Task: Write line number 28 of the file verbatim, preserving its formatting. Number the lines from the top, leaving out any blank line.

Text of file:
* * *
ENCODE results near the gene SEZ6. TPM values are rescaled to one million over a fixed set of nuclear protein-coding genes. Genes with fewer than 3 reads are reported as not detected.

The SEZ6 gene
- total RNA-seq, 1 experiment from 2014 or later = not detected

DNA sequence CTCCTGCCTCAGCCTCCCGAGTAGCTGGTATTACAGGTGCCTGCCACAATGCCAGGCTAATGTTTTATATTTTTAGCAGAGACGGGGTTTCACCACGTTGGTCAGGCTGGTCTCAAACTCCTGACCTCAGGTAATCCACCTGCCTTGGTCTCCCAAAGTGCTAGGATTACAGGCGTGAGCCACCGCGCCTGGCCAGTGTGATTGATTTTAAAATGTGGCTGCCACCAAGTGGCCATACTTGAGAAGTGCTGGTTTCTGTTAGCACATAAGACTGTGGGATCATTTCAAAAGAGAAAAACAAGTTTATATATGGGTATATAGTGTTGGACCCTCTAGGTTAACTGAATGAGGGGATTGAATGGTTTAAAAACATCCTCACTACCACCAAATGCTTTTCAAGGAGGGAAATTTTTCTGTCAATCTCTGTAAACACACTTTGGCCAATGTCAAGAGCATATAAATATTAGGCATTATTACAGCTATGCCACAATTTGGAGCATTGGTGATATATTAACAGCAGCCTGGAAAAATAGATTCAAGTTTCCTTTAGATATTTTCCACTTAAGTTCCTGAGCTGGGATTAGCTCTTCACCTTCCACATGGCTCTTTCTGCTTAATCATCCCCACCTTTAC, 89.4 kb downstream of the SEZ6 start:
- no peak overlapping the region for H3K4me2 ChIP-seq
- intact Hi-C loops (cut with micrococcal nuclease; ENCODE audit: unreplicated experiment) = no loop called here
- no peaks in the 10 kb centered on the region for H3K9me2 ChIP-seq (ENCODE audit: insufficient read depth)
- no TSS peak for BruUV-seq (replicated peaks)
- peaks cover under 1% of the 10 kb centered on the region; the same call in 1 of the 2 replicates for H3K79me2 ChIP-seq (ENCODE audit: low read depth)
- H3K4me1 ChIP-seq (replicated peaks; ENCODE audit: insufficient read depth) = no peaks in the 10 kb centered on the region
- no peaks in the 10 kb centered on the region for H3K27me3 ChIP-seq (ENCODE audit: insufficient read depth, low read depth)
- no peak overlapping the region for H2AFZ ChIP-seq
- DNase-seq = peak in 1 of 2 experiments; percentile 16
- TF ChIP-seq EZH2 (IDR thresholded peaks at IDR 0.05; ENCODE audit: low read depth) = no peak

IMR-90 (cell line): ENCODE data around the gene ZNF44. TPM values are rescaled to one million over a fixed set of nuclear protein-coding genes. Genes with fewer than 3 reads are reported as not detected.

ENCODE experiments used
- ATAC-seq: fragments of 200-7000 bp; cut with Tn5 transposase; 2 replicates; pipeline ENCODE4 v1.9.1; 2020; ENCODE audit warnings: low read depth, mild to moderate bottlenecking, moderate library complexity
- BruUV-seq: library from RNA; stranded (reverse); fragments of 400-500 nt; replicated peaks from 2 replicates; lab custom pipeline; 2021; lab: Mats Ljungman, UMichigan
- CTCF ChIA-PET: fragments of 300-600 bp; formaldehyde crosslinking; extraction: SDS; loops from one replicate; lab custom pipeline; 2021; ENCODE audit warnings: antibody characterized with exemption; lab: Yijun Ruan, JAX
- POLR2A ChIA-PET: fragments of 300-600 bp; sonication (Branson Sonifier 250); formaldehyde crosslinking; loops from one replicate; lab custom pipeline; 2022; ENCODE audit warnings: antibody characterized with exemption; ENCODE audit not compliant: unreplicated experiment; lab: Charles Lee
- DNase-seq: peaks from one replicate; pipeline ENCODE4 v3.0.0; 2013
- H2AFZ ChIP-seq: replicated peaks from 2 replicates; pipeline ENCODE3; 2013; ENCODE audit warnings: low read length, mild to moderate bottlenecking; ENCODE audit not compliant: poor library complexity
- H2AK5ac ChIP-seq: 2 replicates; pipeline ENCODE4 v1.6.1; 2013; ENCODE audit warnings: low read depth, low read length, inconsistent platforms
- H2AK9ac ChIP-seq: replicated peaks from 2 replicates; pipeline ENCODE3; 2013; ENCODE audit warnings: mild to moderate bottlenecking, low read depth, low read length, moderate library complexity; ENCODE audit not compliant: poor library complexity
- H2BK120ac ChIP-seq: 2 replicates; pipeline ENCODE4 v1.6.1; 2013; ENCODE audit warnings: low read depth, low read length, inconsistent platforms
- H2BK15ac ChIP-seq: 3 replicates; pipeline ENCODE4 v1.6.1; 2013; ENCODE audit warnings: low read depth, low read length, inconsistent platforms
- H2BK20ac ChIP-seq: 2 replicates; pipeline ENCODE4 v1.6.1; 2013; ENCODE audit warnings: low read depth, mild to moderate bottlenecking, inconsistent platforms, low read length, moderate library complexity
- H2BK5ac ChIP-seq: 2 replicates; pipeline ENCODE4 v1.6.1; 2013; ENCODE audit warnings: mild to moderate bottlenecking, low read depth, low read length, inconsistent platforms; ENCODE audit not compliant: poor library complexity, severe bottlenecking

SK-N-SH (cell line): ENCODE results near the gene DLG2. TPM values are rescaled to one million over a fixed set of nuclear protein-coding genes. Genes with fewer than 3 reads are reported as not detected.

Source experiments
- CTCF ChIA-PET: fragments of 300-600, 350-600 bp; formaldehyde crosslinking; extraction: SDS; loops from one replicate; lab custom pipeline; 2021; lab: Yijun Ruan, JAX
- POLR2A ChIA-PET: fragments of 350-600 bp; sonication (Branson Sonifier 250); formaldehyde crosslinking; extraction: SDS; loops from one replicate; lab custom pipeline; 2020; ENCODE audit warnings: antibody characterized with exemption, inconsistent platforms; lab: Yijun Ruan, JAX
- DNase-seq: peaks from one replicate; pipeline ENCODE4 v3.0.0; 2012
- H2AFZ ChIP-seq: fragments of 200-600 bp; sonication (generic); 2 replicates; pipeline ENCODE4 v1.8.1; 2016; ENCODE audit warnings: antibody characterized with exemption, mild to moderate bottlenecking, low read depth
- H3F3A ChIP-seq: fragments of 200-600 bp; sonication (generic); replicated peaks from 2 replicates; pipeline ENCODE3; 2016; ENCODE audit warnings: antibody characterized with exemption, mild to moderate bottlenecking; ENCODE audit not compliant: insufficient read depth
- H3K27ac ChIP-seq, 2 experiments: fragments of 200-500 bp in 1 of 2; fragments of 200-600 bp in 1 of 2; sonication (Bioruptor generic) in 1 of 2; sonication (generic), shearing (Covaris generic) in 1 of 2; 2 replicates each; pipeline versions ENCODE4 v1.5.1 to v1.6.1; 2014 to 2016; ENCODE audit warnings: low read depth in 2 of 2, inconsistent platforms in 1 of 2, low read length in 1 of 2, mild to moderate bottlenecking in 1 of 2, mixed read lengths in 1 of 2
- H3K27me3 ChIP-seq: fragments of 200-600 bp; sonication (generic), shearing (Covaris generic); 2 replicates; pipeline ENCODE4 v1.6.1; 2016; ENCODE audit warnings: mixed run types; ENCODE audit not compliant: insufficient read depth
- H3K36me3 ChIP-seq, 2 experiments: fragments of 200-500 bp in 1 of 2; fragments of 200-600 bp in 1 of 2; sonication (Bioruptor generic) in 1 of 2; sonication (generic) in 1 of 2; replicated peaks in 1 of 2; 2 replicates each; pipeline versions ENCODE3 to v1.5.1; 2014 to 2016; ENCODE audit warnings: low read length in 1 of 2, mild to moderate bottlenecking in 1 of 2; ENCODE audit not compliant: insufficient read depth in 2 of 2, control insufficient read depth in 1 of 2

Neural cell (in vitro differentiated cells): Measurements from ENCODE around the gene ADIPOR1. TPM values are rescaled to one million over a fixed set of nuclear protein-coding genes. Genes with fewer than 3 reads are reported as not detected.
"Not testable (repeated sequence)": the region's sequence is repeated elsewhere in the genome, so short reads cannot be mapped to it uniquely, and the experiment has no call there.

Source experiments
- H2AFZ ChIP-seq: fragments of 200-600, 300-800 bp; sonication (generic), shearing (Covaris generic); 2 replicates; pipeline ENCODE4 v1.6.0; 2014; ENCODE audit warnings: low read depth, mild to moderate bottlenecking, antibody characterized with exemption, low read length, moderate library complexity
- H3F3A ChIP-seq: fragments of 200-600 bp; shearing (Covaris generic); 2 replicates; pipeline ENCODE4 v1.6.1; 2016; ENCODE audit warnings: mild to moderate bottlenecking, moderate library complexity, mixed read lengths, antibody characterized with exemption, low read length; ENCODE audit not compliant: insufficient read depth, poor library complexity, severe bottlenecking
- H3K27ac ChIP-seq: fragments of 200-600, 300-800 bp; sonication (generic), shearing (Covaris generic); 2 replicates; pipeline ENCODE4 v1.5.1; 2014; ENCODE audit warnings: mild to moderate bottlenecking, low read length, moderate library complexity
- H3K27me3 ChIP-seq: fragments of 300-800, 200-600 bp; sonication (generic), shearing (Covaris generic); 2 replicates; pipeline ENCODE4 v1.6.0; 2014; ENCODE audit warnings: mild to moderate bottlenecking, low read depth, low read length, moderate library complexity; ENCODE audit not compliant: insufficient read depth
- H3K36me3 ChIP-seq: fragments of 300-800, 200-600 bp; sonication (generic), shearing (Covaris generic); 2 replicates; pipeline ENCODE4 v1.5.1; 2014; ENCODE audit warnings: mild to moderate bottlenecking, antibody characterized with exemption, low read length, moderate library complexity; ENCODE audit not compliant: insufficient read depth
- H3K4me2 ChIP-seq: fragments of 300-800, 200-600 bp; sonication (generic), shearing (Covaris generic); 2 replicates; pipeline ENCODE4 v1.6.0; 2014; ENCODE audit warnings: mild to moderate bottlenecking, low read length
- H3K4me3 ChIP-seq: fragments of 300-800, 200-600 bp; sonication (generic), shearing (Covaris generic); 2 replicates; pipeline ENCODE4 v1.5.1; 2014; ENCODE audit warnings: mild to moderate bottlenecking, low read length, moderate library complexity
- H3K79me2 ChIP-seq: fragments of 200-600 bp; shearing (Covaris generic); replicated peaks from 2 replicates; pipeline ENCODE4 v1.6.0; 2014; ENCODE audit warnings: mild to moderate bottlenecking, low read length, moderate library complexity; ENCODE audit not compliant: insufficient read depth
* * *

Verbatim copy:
- H2BK5ac ChIP-seq: 2 replicates; pipeline ENCODE4 v1.6.1; 2013; ENCODE audit warnings: mild to moderate bottlenecking, low read depth, low read length, inconsistent platforms; ENCODE audit not compliant: poor library complexity, severe bottlenecking